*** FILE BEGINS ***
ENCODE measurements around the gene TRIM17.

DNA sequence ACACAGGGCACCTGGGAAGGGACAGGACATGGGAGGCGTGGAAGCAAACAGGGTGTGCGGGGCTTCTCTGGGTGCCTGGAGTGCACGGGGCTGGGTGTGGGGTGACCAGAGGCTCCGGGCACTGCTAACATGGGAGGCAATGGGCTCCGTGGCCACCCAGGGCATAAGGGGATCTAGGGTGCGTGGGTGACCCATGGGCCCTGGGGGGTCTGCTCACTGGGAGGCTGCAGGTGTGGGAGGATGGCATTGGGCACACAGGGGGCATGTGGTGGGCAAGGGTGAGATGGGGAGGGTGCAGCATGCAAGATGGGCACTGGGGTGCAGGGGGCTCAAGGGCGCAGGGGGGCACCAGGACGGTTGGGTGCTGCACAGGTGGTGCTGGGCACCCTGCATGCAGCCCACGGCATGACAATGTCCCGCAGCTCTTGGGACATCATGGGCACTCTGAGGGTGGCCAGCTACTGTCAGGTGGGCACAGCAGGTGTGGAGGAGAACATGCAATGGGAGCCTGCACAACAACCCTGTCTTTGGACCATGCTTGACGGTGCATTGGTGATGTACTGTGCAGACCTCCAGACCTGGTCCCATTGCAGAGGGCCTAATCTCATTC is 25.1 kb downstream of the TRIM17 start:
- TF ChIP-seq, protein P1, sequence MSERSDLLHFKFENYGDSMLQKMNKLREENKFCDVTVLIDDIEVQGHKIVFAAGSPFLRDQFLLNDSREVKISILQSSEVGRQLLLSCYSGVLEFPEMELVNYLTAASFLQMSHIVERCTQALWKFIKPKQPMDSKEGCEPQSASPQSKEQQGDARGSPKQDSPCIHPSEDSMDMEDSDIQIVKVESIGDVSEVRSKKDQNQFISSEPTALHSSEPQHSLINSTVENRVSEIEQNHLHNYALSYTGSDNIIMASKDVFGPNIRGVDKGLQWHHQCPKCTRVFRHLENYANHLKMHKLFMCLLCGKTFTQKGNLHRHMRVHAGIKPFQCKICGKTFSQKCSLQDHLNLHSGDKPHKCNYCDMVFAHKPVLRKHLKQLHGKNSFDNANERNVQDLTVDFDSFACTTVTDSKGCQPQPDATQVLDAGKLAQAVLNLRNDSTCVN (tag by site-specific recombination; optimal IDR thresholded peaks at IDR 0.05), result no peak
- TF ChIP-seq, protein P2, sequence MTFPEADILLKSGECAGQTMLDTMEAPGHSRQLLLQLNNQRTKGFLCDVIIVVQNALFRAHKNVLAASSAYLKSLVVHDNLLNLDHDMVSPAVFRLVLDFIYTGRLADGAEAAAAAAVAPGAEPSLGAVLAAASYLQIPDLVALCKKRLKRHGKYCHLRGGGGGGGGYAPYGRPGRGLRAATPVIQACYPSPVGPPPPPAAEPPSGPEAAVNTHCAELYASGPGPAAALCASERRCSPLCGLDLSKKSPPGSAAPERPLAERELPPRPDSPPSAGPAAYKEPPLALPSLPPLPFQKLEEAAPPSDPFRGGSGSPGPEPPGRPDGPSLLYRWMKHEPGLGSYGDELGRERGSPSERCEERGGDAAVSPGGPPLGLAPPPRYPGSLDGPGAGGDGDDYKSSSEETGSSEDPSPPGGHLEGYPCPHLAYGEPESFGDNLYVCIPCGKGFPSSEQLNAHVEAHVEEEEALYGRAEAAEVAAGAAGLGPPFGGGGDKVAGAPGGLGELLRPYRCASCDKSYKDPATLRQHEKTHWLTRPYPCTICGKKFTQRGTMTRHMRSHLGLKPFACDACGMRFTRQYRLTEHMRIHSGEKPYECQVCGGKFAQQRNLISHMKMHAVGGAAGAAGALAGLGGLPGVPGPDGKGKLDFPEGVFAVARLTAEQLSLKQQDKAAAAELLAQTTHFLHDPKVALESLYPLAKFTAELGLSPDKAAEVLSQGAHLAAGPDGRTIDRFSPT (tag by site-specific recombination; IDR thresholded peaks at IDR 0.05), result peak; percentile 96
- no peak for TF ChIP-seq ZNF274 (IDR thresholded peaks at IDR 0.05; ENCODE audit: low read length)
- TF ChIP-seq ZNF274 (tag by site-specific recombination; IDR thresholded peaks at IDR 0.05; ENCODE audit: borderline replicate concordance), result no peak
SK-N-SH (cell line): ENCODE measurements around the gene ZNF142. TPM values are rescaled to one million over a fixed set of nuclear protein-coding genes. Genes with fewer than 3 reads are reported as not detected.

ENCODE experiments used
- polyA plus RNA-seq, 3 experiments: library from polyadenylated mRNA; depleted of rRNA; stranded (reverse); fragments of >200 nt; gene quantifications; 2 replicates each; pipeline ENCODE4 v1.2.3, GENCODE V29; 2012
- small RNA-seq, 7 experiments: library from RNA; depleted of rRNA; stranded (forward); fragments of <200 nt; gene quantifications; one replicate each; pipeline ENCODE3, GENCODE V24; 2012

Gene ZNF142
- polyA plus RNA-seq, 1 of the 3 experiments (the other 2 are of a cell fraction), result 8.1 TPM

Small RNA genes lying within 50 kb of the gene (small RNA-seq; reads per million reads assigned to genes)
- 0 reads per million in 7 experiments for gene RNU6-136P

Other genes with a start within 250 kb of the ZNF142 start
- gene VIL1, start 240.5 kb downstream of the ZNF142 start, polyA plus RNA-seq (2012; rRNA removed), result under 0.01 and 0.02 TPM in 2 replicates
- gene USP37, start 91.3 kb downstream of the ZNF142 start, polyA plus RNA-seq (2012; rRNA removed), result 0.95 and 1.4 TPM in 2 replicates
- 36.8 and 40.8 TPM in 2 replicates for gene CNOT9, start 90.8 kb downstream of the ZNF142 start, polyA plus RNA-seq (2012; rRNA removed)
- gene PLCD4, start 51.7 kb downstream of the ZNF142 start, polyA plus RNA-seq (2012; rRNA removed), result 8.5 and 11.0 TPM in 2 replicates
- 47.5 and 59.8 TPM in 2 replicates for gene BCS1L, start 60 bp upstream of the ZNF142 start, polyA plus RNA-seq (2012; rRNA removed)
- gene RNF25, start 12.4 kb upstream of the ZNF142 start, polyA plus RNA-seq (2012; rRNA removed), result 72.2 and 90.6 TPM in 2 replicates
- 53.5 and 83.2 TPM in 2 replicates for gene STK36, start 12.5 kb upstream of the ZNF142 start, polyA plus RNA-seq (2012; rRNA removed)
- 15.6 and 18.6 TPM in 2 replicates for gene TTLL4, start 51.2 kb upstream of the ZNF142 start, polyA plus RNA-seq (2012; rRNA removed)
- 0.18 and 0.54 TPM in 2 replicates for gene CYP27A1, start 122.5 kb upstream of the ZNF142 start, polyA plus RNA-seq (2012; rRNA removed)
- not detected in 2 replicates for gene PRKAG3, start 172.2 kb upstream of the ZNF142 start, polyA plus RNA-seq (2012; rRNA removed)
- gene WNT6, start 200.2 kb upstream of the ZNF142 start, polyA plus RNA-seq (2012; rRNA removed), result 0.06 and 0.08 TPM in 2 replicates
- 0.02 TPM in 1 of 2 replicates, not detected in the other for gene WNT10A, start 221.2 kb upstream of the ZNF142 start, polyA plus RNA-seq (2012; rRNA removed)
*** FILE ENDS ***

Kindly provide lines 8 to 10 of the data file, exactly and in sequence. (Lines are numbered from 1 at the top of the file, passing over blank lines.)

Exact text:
ENCODE experiments used
- polyA plus RNA-seq, 3 experiments: library from polyadenylated mRNA; depleted of rRNA; stranded (reverse); fragments of >200 nt; gene quantifications; 2 replicates each; pipeline ENCODE4 v1.2.3, GENCODE V29; 2012
- small RNA-seq, 7 experiments: library from RNA; depleted of rRNA; stranded (forward); fragments of <200 nt; gene quantifications; one replicate each; pipeline ENCODE3, GENCODE V24; 2012